Complement Component 1 (C1)

Complement Component C1 of Complement Activation

Active Form Function of the Active Form
C1Q Binding directly to pathogen surfaces or indirectly to antibody bound to pathogens, thus allowing autoactivation of C1R.
C1R Cleaves C1S to active protease.
C1S Cleaves C4 and C2.

Complement Component C1 Background

The classical pathway plays a role in both innate and adaptive immunity. Complement component C1q, the first component of this pathway, links the adaptive humoral immune response to the complement system by binding to antibodies complexed with antigens. C1q can, however, also bind directly to the surface of certain pathogens and thus trigger complement activation in the absence of antibody. C1q is part of the C1 complex, which comprises a single C1q molecule bound to two molecules each of the zymogens C1r and C1s. Complement component C1q is a calcium-dependent sugar-binding protein, a lectin, belonging to the collectin family of proteins, which contains both collagen-like and lectin domains hence the name collectin. It has six globular heads, linked together by a collagen-like tail, which surround the (C1r:C1s)2 complex. Binding of more than one of the C1q heads to a pathogen surface causes a conformational change in the (C1r:C1s)2 complex, which leads to activation of an autocatalytic enzymatic activity in C1r; the active form of C1r then cleaves its associated C1s to generate an active serine protease.

Once activated, the C1s enzyme acts on the next two components of the classical pathway, cleaving C4 and then C2 to generate two large fragments, C4b and C2b, which together form the C3 convertase of the classical pathway. In the first step, C1s cleaves C4 to produce C4b, which binds covalently to the surface of the pathogen. The covalently attached C4b then binds one molecule of C2, making it susceptible, in turn, to cleavage by C1s. C1s cleaves C2 to produce the large fragment C2b, which is itself a serine protease. The complex of C4b with the active serine protease C2b remains on the surface of the pathogen as the C3 convertase of the classical pathway. Its most important activity is to cleave large numbers of C3 molecules to produce C3b molecules that coat the pathogen surface. At the same time, the other cleavage product, C3a, initiates a local inflammatory response. These reactions comprise the classical pathway of complement activation.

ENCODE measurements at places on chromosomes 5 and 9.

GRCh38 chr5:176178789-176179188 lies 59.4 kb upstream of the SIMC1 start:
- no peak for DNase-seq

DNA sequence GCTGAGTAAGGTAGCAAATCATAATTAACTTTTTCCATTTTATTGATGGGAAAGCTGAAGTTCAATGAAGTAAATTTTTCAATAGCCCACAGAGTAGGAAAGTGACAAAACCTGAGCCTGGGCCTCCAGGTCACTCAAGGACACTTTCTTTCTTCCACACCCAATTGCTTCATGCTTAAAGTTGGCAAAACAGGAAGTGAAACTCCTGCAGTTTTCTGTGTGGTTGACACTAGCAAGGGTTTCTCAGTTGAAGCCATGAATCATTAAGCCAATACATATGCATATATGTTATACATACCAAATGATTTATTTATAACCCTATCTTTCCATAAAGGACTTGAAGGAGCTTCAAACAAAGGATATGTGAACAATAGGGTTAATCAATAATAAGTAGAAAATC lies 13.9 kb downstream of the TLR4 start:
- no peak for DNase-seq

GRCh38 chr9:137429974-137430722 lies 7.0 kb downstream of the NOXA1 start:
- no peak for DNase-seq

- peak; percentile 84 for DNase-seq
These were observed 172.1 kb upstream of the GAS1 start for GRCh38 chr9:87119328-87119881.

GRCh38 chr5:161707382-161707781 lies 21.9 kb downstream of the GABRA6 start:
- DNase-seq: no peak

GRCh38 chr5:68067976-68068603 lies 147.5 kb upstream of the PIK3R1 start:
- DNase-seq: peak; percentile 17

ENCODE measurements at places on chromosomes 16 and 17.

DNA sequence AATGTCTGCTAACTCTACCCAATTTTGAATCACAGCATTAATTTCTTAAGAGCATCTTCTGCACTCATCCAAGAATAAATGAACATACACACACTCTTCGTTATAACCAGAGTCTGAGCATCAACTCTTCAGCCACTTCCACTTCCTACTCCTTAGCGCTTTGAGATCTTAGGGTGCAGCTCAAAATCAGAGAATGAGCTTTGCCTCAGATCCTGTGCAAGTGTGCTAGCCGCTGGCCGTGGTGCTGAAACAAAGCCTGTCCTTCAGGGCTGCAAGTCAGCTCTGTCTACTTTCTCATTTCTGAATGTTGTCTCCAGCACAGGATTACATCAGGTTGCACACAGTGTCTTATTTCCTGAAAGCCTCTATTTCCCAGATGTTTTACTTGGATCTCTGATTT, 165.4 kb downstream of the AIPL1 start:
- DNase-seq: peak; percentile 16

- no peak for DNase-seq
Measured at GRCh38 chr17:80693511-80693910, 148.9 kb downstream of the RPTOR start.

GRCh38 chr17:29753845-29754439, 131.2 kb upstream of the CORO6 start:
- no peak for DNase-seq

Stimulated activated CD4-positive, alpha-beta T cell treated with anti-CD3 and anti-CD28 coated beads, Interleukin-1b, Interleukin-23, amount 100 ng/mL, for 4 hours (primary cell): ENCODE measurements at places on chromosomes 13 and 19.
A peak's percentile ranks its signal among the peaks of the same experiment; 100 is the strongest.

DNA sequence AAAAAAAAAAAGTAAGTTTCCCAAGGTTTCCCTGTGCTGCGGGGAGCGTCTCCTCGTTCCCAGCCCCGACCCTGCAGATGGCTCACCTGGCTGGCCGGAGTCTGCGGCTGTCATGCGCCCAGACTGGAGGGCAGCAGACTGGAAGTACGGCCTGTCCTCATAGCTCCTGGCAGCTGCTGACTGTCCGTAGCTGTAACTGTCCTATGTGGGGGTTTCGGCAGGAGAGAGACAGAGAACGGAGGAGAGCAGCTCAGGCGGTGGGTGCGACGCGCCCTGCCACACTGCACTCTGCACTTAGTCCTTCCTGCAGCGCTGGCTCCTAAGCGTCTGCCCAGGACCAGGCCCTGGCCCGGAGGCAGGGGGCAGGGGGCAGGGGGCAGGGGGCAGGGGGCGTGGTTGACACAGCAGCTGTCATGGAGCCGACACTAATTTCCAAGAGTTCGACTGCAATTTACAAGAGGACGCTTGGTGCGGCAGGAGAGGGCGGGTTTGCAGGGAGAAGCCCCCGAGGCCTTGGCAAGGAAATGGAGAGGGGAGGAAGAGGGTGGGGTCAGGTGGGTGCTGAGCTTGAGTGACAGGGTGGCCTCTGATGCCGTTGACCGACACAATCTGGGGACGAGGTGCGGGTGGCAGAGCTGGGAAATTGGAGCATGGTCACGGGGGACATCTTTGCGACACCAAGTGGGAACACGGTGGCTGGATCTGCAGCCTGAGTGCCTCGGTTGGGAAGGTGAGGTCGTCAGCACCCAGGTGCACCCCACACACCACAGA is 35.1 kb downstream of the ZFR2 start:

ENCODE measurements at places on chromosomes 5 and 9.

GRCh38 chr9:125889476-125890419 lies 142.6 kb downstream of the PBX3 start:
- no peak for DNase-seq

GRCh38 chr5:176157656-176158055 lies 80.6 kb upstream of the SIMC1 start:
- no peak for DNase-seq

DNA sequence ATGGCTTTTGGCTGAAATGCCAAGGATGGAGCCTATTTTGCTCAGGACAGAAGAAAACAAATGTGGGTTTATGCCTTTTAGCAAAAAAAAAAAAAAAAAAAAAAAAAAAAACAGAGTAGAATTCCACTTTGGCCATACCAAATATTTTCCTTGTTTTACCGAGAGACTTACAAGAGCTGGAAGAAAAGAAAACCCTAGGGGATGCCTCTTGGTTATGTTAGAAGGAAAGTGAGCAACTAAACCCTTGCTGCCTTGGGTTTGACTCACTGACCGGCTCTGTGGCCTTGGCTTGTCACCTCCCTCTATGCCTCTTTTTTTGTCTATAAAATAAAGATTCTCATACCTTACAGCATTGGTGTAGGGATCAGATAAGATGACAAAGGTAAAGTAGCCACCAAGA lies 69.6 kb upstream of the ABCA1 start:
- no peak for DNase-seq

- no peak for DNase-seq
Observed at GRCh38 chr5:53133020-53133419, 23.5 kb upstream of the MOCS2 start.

The beneficial aspects of a moderately activated complement system include immune surveillance, removal of cellular debris, organ regeneration and neuroprotection. The two anaphylatoxins complement component 3a (C3a) and C5a have a role during organ regeneration, in neuroprotection - including in migration of neurons and synapse elimination - and in the release of progenitor haematopoietic stem cells. In addition, crosstalk and cooperative effects between C3a receptor (C3aR), C5aR, C5a receptor-like 2 (C5L2) and Toll-like receptors have been reported. These additional physiological functions highlight the role of complement in physiology and homeostasis and demonstrate that appropriate regulation and balanced or targeted activation are crucial to keep the complement system in its proper physiological state.

Complement Component C1 Reference

1. Janeway Jr C A, et al. (2001). The complement system and innate immunity.
2. Leatherbarrow R J, et al. (1985). Effector functions of a monoclonal aglycosylated mouse IgG2a: binding and activation of complement component C1 and interaction with human monocyte Fc receptor. Molecular immunology, 22(4), 407-415.
3. Ziccardi R J, et al. (1979). Active disassembly of the first complement component, C1, by C1 inactivator. The Journal of Immunology, 123(2), 788-792.